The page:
• You're all caught up!

Drugs That Dissolve Kidney Stones

author image Matthew Busse
Matthew Busse has pursued professional health and science writing since 2007, writing for national publications including "Science Magazine," "New Scientist" and "The Scientist." Busse holds a doctorate in molecular biology from the University of California-San Diego.
Drugs That Dissolve Kidney Stones
Different types of medication are used to treat different types of kidney stones. Photo Credit medicine image by dinostock from <a href='http://www.fotolia.com'>Fotolia.com</a>

Kidney stones are tiny crystals that form in the urinary tract from minerals in urine. Even through they are commonly called kidney stones, the crystals can form anywhere in the urinary tract, including the bladder or the ureters, the tubes that carry urine from the kidneys to the bladder. The medical term for the occurrence of kidney stones is urolithiasis. Often, kidney stone naturally pass from the system and require no medical intervention. However, sometimes doctors may prescribe medications to help break down the crystals. Different types of crystals are formed from different substances and require different types of medication.


The most common type of kidney stone is formed from calcium. These calcium stones are commonly treated with diuretics, medications that increase urine volume and decrease the amount of calcium excreted into urine by the kidneys. A class of diuretics called thiazides are commonly prescribed to treat calcium kidney stones, including the medications hydrochlorothiazide, sold under the brand names Esidrix or HydroDIURIL; chlorothiazide, sold as Diuril; trichlormethiazide, sold as Metahydrin or Naqua; and chlorthalidone, sold as Hygroton. In rare cases, calcium stones are treated with phosphate solutions, which reduce the amount of calcium released into the bloodstream. Phosphate solutions include potassium phosphate, sold as K-Phos, Neutral and Neutra-Phos, and cellulose phosphate, sold as Calcibind.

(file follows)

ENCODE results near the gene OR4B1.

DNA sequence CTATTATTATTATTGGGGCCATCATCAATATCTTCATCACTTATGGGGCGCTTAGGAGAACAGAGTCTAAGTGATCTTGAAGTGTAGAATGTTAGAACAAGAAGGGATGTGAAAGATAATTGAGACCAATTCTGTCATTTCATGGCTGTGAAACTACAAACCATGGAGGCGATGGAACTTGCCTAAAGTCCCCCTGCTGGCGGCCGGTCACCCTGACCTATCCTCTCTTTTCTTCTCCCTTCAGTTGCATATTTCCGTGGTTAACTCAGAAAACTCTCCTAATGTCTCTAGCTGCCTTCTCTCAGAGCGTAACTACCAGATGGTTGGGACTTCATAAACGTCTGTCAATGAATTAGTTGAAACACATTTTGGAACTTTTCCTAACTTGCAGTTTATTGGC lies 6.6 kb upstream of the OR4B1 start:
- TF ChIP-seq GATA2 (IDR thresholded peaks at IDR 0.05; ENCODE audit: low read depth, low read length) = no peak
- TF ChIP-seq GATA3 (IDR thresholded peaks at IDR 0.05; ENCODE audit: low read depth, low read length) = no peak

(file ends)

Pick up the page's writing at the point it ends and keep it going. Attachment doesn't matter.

Allopurinol and Citrates

Uric acid is another substance that sometimes forms kidney stones. This type of stone is often treated with a medicine called allopurinol, which is sold under the brand names Zyloprim or Aloprim. Allopurinol reduces uric acid levels in the blood and urine. At the same time, doctors often prescribe a medicine that makes urine less acidic such as sodium bicarbonate; or citrate salts such as sodium citrate; potassium citrate, sold as K-Lyte, Polycitra-K or Urocit-K; or magnesium citrate, sold as Citroma and Citro-Nesia.

Alkalizing Agents

A rare type of kidney stone is formed from cystine. These are the hardest types of kidney stones to treat. Similar to uric acid stones, the first treatment given to treat cystine stones are medications that make the urine less acidic, these are called alkalizing agents. If alkalizing agents are not successful, patients are often prescribed medications that lower cystine concentration, such as d-penicillamine or alpha-mercaptopropionylglycine, sold as tiopronin, or captopril.


Another type of kidney stone, struvite stones, is caused by bacterial infections. Unlike other types of kidney stones, struvite stones must first be treated by surgery to remove the stones. After surgery, antibiotics are often prescribed to prevent bacterial infections from recurring.

LiveStrong Calorie Tracker
THE LIVESTRONG.COM MyPlate Nutrition, Workouts & Tips
  • Gain 2 pounds per week
  • Gain 1.5 pounds per week
  • Gain 1 pound per week
  • Gain 0.5 pound per week
  • Maintain my current weight
  • Lose 0.5 pound per week
  • Lose 1 pound per week
  • Lose 1.5 pounds per week
  • Lose 2 pounds per week
  • Female
  • Male
ft. in.



Demand Media